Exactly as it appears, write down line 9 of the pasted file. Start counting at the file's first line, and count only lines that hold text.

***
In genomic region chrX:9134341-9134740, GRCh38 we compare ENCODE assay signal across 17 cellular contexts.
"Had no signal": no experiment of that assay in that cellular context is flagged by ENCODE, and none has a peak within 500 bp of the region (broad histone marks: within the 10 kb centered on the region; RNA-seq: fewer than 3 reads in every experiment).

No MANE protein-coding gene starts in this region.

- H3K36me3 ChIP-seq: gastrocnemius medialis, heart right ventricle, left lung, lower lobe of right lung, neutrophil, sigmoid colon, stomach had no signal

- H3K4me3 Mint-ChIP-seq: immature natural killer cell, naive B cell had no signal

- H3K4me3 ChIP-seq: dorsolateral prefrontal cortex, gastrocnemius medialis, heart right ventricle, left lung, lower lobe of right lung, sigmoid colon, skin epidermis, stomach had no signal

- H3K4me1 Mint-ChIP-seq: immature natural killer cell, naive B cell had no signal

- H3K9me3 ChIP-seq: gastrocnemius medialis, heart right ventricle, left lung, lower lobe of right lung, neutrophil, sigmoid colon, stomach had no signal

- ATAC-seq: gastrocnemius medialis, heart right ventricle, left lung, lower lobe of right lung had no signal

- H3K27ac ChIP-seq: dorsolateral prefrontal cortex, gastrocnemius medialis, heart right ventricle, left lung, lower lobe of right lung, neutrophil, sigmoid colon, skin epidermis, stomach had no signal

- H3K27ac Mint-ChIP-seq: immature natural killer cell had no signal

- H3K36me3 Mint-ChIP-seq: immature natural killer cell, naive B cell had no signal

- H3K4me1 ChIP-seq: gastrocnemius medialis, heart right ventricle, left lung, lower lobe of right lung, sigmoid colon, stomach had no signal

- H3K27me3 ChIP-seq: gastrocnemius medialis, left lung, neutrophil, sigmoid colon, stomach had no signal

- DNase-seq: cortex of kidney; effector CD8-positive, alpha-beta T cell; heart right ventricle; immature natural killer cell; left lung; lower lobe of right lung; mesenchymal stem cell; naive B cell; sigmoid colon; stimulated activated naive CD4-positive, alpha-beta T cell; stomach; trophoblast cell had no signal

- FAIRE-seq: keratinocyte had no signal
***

- ATAC-seq: gastrocnemius medialis, heart right ventricle, left lung, lower lobe of right lung had no signal